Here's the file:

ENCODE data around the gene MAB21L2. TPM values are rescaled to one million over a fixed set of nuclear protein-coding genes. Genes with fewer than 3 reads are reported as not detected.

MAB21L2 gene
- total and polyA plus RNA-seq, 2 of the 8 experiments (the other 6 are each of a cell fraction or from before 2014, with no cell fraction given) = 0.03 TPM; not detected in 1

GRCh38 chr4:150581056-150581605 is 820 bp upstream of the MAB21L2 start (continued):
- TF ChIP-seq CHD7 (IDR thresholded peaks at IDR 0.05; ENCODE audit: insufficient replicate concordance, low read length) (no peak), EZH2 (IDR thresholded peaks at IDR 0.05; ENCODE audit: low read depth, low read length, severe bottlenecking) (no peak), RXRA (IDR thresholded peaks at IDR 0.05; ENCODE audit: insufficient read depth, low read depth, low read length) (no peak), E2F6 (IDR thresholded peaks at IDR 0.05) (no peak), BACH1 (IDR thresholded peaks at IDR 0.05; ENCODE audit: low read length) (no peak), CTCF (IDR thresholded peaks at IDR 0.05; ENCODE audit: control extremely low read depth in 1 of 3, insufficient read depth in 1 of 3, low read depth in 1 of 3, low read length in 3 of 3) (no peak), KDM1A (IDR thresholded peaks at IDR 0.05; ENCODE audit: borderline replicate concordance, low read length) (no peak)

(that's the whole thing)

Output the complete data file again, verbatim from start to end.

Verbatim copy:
ENCODE data around the gene MAB21L2. TPM values are rescaled to one million over a fixed set of nuclear protein-coding genes. Genes with fewer than 3 reads are reported as not detected.

MAB21L2 gene
- total and polyA plus RNA-seq, 2 of the 8 experiments (the other 6 are each of a cell fraction or from before 2014, with no cell fraction given) = 0.03 TPM; not detected in 1

GRCh38 chr4:150581056-150581605 is 820 bp upstream of the MAB21L2 start (continued):
- TF ChIP-seq CHD7 (IDR thresholded peaks at IDR 0.05; ENCODE audit: insufficient replicate concordance, low read length) (no peak), EZH2 (IDR thresholded peaks at IDR 0.05; ENCODE audit: low read depth, low read length, severe bottlenecking) (no peak), RXRA (IDR thresholded peaks at IDR 0.05; ENCODE audit: insufficient read depth, low read depth, low read length) (no peak), E2F6 (IDR thresholded peaks at IDR 0.05) (no peak), BACH1 (IDR thresholded peaks at IDR 0.05; ENCODE audit: low read length) (no peak), CTCF (IDR thresholded peaks at IDR 0.05; ENCODE audit: control extremely low read depth in 1 of 3, insufficient read depth in 1 of 3, low read depth in 1 of 3, low read length in 3 of 3) (no peak), KDM1A (IDR thresholded peaks at IDR 0.05; ENCODE audit: borderline replicate concordance, low read length) (no peak)